2. Electromagnetic interference shielding characteristics of carbon nanofiber-polymer composites.

    PubMed

    Yang, Yonglai; Guptal, Mool C; Dudley, Kenneth L; Lawrence, Roland W

    2007-02-01

    Electromagnetic interference (EMI) shielding characteristics of carbon nanofiber-polystyrene composites were investigated in the frequency range of 12.4-18 GHz (Ku-band). It was observed that the shielding effectiveness of such composites was frequency independent, and increased with increasing carbon nanofiber loading within Ku-band. The experimental data exhibited that the shielding effectiveness of the polymer composite containing 20 wt% carbon nanofibers could reach more than 36 dB in the measured frequency region, indicating such composites can be applied to the potential EMI shielding materials. In addition, the results showed that the contribution of reflection to the EMI shielding effectiveness was much larger than that of absorption, implying the primary EMI shielding mechanism of such composites was reflection of electromagnetic radiation within Ku-band.

  3. Electron Beam-Cure Polymer Matrix Composites: Processing and Properties

    NASA Technical Reports Server (NTRS)

    Wrenn, G.; Frame, B.; Jensen, B.; Nettles, A.

    2001-01-01

    Researchers from NASA and Oak Ridge National Laboratory are evaluating a series of electron beam curable composites for application in reusable launch vehicle airframe and propulsion systems. Objectives are to develop electron beam curable composites that are useful at cryogenic to elevated temperatures (-217 C to 200 C), validate key mechanical properties of these composites, and demonstrate cost-saving fabrication methods at the subcomponent level. Electron beam curing of polymer matrix composites is an enabling capability for production of aerospace structures in a non-autoclave process. Payoffs of this technology will be fabrication of composite structures at room temperature, reduced tooling cost and cure time, and improvements in component durability. This presentation covers the results of material property evaluations for electron beam-cured composites made with either unidirectional tape or woven fabric architectures. Resin systems have been evaluated for performance in ambient, cryogenic, and elevated temperature conditions. Results for electron beam composites and similar composites cured in conventional processes are reviewed for comparison. Fabrication demonstrations were also performed for electron beam-cured composite airframe and propulsion piping subcomponents. These parts have been built to validate manufacturing methods with electron beam composite materials, to evaluate electron beam curing processing parameters, and to demonstrate lightweight, low-cost tooling options.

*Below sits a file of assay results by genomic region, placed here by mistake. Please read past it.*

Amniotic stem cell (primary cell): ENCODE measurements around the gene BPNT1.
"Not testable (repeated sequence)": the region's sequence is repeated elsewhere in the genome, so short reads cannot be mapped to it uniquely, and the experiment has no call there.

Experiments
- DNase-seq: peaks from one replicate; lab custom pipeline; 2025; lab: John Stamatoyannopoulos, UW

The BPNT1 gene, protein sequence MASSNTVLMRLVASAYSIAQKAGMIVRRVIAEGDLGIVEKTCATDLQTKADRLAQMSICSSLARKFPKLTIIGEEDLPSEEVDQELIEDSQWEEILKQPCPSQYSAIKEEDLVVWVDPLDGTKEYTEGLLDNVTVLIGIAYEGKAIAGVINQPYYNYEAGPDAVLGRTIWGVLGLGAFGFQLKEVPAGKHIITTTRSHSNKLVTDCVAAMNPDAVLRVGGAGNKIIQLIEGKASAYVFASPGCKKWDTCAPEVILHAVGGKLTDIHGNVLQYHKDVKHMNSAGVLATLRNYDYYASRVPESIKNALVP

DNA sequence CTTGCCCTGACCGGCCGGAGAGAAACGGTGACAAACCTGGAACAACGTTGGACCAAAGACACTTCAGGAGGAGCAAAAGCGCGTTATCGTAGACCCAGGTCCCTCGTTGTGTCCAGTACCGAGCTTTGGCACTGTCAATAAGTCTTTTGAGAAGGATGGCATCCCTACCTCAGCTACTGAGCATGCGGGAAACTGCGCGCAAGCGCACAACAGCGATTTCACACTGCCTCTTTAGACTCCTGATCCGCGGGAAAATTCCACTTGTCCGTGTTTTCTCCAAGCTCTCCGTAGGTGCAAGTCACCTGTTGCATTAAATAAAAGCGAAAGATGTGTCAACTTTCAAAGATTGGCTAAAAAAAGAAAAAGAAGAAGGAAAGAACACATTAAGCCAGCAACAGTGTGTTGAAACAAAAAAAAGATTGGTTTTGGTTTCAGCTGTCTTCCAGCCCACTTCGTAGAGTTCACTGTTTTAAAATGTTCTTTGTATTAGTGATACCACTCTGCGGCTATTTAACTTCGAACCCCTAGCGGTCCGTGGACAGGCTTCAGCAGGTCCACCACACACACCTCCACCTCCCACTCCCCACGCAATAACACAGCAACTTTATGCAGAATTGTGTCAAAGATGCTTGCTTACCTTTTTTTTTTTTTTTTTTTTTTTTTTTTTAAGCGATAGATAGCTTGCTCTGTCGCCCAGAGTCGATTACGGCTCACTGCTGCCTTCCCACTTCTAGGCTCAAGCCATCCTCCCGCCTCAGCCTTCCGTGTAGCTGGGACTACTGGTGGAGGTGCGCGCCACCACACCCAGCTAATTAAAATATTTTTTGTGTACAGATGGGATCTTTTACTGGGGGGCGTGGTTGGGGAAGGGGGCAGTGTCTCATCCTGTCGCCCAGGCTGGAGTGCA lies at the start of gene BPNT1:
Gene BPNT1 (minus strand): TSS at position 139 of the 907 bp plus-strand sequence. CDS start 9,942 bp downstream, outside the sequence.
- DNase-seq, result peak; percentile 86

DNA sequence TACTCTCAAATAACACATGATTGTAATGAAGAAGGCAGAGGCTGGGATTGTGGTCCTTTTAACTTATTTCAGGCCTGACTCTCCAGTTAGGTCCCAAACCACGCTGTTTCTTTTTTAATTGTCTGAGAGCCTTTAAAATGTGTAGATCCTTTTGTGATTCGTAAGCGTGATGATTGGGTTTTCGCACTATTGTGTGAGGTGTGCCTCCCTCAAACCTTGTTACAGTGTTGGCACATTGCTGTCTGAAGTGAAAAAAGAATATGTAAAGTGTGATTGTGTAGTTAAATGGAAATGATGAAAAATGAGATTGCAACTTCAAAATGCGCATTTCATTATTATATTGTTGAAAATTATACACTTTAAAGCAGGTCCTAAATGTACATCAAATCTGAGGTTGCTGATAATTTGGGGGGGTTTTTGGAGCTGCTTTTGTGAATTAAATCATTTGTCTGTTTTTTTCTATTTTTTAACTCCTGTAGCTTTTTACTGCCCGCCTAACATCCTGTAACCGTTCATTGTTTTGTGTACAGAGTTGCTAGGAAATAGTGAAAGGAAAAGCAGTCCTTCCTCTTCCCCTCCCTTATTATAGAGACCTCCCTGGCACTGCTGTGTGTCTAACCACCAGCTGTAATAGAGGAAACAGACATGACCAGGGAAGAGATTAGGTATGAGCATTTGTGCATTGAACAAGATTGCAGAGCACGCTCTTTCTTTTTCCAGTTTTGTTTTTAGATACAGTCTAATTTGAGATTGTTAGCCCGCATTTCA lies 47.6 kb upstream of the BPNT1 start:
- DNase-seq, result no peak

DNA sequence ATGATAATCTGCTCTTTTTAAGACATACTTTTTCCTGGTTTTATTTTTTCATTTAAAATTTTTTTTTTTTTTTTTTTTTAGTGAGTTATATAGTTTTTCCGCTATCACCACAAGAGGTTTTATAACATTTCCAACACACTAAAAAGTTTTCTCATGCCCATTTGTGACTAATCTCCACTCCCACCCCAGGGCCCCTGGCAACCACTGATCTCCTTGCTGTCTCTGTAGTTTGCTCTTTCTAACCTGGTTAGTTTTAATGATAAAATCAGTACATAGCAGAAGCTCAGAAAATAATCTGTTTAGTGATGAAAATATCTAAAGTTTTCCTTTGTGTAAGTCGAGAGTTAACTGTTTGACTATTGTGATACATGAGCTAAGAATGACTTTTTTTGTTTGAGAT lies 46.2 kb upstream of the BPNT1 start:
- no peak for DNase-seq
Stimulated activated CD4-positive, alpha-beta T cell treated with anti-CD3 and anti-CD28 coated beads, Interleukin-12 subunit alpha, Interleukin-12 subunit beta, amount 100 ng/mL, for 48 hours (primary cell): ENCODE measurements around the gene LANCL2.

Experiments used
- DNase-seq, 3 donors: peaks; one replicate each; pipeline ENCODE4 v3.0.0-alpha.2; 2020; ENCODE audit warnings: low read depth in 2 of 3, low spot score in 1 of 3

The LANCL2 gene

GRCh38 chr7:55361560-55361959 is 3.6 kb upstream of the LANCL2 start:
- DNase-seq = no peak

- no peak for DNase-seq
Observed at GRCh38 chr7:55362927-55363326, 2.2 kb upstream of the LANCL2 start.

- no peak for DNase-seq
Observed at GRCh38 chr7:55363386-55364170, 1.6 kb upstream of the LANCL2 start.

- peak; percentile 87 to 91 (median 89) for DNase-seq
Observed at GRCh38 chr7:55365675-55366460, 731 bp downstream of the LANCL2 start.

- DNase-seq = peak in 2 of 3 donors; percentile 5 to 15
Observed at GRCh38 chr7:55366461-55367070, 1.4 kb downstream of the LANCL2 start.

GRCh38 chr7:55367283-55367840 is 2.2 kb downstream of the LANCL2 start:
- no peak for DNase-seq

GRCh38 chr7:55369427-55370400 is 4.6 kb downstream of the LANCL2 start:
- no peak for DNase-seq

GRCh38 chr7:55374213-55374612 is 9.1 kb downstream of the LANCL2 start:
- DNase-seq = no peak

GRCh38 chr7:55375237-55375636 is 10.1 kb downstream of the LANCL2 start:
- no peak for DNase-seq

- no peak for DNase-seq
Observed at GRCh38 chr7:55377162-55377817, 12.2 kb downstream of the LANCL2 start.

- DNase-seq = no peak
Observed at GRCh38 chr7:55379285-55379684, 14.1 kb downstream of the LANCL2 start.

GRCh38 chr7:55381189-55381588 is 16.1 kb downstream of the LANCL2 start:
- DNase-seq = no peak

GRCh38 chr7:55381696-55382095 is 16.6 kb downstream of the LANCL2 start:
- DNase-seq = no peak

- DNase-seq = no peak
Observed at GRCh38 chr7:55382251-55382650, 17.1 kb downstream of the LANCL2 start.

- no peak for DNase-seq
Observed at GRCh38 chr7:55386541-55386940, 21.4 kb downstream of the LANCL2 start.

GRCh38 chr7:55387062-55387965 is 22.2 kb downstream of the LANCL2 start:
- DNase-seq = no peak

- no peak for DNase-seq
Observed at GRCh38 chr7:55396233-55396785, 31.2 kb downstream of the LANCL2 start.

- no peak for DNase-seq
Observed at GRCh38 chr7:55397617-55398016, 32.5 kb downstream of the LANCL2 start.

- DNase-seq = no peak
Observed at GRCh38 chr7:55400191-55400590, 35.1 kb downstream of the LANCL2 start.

4. Shape memory-based tunable resistivity of polymer composites

    NASA Astrophysics Data System (ADS)

    Luo, Hongsheng; Zhou, Xingdong; Ma, Yuanyuan; Yi, Guobin; Cheng, Xiaoling; Zhu, Yong; Zu, Xihong; Zhang, Nanjun; Huang, Binghao; Yu, Lifang

    2016-02-01